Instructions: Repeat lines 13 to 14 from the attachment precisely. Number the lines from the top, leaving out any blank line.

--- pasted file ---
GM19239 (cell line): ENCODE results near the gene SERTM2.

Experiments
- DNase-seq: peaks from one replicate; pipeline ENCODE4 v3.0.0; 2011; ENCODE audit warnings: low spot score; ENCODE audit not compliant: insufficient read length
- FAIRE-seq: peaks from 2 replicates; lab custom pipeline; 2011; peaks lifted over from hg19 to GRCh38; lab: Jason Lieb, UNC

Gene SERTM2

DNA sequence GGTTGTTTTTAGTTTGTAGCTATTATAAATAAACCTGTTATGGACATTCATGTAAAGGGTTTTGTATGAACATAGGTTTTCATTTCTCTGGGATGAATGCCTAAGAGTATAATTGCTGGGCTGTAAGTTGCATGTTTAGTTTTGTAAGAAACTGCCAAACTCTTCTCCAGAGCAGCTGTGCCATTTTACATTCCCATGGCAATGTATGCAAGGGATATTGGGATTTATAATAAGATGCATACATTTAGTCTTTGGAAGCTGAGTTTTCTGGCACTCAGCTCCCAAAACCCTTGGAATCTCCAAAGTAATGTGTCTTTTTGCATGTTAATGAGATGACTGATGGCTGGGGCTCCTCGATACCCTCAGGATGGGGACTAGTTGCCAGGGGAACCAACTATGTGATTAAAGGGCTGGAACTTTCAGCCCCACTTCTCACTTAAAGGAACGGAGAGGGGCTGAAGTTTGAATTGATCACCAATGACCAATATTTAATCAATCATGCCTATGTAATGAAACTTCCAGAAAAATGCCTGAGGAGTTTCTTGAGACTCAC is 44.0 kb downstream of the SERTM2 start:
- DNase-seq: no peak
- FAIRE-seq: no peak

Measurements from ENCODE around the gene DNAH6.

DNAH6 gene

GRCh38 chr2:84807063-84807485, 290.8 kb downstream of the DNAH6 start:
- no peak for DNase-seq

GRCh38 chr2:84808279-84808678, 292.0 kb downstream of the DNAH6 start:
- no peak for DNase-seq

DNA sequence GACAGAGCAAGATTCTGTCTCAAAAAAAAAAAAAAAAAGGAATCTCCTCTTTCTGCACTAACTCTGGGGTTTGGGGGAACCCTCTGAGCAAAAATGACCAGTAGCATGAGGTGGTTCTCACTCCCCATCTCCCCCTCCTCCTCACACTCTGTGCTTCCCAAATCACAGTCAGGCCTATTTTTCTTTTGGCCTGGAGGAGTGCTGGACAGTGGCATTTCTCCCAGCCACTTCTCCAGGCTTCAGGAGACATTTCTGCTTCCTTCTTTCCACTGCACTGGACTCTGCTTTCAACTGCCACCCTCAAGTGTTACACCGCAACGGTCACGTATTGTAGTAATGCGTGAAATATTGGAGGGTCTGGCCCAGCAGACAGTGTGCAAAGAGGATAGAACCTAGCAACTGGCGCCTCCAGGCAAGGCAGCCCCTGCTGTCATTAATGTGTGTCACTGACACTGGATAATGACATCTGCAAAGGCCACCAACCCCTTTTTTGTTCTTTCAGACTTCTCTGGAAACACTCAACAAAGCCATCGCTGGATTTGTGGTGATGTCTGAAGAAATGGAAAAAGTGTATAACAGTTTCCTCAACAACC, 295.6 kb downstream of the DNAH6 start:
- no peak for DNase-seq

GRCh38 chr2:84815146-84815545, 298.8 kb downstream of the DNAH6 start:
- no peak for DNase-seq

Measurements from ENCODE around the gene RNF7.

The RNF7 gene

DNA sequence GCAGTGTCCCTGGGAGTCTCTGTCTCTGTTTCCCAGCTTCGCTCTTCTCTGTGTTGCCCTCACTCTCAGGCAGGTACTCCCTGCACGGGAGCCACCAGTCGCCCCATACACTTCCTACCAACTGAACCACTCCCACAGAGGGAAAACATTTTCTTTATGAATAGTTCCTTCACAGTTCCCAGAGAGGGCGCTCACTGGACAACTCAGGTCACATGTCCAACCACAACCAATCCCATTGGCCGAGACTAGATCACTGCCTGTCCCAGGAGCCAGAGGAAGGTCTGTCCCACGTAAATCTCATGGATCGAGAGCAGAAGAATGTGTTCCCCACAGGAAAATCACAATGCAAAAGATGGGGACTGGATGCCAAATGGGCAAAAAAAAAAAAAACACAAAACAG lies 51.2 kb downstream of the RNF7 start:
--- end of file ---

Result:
GRCh38 chr2:84808279-84808678, 292.0 kb downstream of the DNAH6 start:
- no peak for DNase-seq